Last week, a library patron showed me something new in attempted technological ingenuity when she tried to make a photocopy of her phone screen. Before you make fun, consider 1) putting something you’d like a copy of into a machine that makes copies isn’t the craziest thing and 2) there are way dumber things to put on a copier, namely body parts that shall remain nameless. She was trying to problem solve, and while it didn’t work out (photocopying an LCD screen produces a solid black rectangle), I respect the effort.
The image this patron needed a paper copy of had been sent to her as an e-mail attachment, which made freeing it from its phonular prison as simple as pulling up the e-mail on a desktop computer and printing it out. Had the image not been readily available as an attachment, getting it from screen to paper still could have been easily achieved with the added step of taking a screenshot, which I personally find to be one of the most useful functions on a smartphone. To quickly capture whatever appears on your screen at the moment and save it as an image file, press the home and lock buttons simultaneously (on an iPhone) or the home and power or volume down and power buttons simultaneously (on an Android).* I screenshot all the time, usually to save an image to my phone without giving certain apps permission to access my camera and photos (back off, Facebook and Twitter). It’s of course also great for capturing text or images you’d like to print when you don’t have them available as a traditional document. Simply take the screenshot, save it, and e-mail it to yourself.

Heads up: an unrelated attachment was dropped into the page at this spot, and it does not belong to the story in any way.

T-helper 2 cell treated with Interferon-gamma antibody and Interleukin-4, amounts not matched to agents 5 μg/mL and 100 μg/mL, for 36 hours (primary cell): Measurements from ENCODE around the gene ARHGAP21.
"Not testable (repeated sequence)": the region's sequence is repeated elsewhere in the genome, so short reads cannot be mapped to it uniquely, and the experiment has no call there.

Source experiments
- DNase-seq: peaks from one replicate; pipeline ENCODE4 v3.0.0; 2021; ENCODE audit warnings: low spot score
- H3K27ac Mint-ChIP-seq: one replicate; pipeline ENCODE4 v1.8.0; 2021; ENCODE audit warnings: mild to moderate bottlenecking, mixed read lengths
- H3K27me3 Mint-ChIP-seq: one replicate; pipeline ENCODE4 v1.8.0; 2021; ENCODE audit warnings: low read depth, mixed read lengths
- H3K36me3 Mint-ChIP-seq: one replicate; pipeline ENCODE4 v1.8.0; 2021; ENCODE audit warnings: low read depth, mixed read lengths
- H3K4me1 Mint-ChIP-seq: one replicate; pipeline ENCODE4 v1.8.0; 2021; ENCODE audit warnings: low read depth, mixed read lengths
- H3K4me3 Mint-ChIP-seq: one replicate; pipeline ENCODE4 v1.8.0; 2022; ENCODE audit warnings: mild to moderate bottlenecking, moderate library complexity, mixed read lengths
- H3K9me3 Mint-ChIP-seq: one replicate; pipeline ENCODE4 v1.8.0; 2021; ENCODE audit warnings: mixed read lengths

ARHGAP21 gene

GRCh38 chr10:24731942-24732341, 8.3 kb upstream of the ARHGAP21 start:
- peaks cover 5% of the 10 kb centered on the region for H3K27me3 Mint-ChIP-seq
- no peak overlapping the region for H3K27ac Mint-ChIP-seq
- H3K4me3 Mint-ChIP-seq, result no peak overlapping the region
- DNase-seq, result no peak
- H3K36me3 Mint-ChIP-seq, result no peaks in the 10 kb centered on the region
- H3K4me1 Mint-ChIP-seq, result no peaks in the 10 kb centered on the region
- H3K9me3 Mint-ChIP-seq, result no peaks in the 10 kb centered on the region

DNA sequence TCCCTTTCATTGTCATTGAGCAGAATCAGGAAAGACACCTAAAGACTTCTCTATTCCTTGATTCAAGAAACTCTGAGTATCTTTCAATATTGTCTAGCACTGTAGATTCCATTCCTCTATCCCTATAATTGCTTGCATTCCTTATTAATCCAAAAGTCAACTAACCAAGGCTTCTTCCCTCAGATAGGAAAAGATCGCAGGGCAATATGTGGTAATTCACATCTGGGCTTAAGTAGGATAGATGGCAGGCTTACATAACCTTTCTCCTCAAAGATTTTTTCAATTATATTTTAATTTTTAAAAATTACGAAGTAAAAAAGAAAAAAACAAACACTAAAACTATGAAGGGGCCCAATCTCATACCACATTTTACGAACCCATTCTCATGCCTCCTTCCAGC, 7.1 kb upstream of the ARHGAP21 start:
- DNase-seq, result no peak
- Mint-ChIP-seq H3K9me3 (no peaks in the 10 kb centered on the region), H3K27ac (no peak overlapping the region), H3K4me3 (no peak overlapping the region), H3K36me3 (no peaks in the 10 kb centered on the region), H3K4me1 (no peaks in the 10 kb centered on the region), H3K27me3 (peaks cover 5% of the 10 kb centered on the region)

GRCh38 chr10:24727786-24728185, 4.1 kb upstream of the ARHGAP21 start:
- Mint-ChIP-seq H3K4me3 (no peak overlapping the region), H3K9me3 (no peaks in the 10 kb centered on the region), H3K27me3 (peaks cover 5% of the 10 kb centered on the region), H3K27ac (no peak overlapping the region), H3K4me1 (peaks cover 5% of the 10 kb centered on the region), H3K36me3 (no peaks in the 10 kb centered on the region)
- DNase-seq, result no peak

OR, if you’d like to cut out the added step of e-mailing yourself and hopping on a printer-connected computer, you can try out the convenient wizardry that is wireless printing, which we offer at ye olde your futuretronic BPL. By using the free PrinterOn app, sending your document to a dedicated printing e-mail address, or uploading your document to PrinterOn’s web portal, you can send print jobs directly from a phone, tablet, or laptop while at home or in the library (or anywhere else, really) to the library’s print queue. Then just waltz in, pay, and pick them up. Bam. Easily go from screen to paper, with no need to involve desktop computers (or photocopiers).
For additional details on wireless printing at the library, click here.
*This very well may be old news to you, but as the case described in the opening paragraph illustrates, it isn’t quite universal knowledge.